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Masses & Mainstream
July, 1948, p 75-76
reviewed by Howard FastBooks in Review
by Julius Fuchik.
New Century. $.60.
JULIUS FUCHIK was a Czech, a professional journalist and a poet. In the time before he died, slain by the Nazis for the sin of loving his native land, he wrote down what he saw and thought. So it was that, working at his precious and beloved craft to the very end, he left us an invaluable document and record of what those taken by the Gestapo saw and suffered.
Fuchik was well equipped for this last generous work. A creative writer, a figure known and loved throughout his country, he was also a political leader, a member of the Central Committee of the Czech Communist Party. He was taken by the Gestapo in 1942. Only a few weeks passed before one of the guards, a member of the people's movement, managed to pass him pencil and paper. Already, in the interim, Fuchik had been cruelly beaten and tortured, tested to the very marrow of his soul.
As he tells it, the guard whispered to him, "... would you like to write? Not for present publication, you understand, but for the future. How you got in here, whether anyone betrayed you, how certain ones behaved. Just so what you know doesn't pass out with you."
And Fuchik comments, "Would I like to write? As though that weren't my most fervent desire!"
And so, for the year that followed, Fuchik set down, in fragments, in almost random notes a disconnected yet wonderfully related narrative of his prison experience. The result is a unique, exalting, terrifying study of men put to the highest test, a document of the inestimable worth of the human spirit liberated from the dross of ignorance, fear and superstition, and a covenant between the Communist Party and the human race. It is in the light of these factors that this last will and testament of Julius Fuchik must be considered, and it is in the light of these factors that it must be judged. That Fuchik wrote well should, of course, be stated. He was a working journalist, and I would hazard the guess that he considered it a duty to handle the tools of his craft adroitly, even on the way to death. Yet the point is not whether he wrote well or poorly; the point is that he catalyzed the bravery and unselfishness of thousands like him and that he did so with love, compassion, and such faith in the process of life itself as has rarely been set down in print.
That is why, in today's Europe, the notes of Julius Fuchik are like a bell that rings from one end of the continent to the other. That is why, across the face of the earth, men of every color and every race are reading Fuchik, drawing new sustenance out of his boundless and quiet strength.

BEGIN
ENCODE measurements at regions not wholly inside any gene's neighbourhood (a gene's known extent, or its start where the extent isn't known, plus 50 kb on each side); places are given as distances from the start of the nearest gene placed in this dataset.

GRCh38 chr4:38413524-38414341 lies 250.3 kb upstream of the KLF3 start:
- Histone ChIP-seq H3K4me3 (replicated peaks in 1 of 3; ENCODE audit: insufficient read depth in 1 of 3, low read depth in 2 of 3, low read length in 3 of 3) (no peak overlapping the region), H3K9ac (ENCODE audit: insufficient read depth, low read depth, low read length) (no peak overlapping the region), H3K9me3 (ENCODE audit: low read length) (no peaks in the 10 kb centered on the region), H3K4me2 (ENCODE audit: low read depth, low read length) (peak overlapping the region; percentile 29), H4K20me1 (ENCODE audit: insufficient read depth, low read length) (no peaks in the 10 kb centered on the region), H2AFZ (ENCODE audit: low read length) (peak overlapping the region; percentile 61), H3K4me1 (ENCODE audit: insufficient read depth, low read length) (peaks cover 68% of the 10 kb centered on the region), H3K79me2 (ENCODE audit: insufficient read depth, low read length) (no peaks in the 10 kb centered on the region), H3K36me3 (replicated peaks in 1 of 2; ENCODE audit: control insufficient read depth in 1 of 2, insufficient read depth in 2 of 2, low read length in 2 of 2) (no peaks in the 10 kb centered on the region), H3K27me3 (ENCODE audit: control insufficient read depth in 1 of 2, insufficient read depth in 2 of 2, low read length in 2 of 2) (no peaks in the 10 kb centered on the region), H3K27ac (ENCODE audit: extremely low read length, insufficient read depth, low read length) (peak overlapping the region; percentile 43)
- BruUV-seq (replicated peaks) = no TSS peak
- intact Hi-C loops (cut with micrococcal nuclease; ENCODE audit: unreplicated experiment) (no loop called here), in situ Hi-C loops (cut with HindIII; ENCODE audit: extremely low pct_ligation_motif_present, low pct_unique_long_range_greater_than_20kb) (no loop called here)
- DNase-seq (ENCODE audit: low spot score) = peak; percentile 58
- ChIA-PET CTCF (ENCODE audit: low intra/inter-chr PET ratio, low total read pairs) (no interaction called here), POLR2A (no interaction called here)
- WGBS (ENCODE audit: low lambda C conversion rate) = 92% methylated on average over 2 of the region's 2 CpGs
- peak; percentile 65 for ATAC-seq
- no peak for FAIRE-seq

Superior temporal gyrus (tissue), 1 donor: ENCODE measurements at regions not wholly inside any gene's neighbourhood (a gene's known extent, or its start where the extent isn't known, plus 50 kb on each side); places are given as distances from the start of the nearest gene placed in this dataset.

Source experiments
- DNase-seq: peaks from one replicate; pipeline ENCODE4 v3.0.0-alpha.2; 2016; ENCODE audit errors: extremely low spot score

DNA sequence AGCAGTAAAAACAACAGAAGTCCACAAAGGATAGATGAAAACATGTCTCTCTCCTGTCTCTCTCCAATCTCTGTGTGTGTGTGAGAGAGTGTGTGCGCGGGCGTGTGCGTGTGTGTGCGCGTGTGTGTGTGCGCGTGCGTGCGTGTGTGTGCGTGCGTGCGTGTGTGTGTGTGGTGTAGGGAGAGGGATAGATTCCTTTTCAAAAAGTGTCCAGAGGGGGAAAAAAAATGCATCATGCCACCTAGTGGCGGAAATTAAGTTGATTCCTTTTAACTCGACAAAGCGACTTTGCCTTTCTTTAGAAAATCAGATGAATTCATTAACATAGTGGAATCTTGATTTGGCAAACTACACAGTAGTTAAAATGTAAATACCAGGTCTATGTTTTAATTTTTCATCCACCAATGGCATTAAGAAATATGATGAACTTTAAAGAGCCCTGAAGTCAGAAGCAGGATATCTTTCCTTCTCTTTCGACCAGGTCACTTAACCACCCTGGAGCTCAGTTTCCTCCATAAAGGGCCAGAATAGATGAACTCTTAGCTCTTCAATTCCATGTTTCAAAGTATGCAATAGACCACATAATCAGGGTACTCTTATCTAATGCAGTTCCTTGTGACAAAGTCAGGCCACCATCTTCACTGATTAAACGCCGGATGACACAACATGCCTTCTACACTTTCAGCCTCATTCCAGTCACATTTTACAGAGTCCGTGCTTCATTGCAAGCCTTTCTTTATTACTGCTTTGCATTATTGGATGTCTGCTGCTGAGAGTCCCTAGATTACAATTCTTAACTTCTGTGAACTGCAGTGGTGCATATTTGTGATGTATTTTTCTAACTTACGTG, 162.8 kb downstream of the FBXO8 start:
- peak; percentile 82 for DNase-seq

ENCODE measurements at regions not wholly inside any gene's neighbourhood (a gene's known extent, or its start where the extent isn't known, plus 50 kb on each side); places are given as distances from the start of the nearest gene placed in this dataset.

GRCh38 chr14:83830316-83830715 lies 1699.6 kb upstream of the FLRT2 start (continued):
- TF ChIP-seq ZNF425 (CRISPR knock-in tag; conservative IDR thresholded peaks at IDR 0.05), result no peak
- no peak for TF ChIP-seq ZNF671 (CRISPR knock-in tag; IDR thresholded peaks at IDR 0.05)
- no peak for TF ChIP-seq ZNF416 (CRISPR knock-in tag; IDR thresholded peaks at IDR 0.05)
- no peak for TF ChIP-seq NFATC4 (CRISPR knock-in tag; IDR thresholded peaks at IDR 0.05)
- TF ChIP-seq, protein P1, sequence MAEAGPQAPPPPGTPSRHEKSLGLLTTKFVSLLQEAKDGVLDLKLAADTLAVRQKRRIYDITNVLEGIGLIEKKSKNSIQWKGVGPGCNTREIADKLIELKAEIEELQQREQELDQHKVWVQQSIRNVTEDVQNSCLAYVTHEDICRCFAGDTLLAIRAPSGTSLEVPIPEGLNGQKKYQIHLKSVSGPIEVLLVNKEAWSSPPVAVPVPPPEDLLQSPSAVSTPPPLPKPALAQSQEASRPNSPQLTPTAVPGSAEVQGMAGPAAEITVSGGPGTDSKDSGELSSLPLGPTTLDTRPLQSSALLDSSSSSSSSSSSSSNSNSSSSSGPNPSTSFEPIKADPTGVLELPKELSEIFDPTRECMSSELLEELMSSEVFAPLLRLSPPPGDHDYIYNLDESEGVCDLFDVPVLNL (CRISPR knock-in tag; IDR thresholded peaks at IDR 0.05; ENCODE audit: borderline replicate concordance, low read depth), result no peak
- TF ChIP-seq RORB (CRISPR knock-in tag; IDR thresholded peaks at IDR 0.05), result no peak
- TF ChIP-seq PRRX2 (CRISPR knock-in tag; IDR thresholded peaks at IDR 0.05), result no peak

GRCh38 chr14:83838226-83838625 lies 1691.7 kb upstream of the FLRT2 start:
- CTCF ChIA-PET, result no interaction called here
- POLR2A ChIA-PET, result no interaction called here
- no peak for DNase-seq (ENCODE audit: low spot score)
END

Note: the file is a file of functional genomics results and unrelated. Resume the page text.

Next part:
And I think Fuchik knew that something of this sort would happen. As a writer, I can sense his love for the word, his belief in the cool and irresistible logic of the written proof. He did not want to die. Every word he wrote reflected his passion for life, his abiding love for his fellow man, his adoration of lovely Prague, his supreme interest in his work as a Communist. He wrote to perpetuate himself; he wrote so that his love might continue, so that his work might continue, so that even when his heart ceased to beat, he would still be a Communist and a fighter for freedom. He was no student of "unconscious creation." He fashioned each word as a weapon and sent it forth to do what it could. Nowhere in his book is there a trace of self-pity, of cheap sentimentality, of fraudulent emotion. The prose is like the man, proud, upright and conscious of its purpose.
Like thousands of other Communists, Julius Fuchik died so that men might be free. Several times he makes the point that he differs only in voice. He is allowed to leave his testament behind; nameless and silent, the others died, and therefore he speaks for them.
I cannot write objectively in these times of Fuchik's book. I can only take his hand, which is so strong in death, and thank him. He leaves the world to the living, and the fight he bequeaths us is a fight worth making. Thus he put it in his own will:
"I press the hand of every comrade who lives through this last battle, and those who come after us. A handclasp for Gustina and for me; we who did our duty.
"And I repeat, we live for happiness, for that we went to battle, for that we die. Let grief never be connected with our name."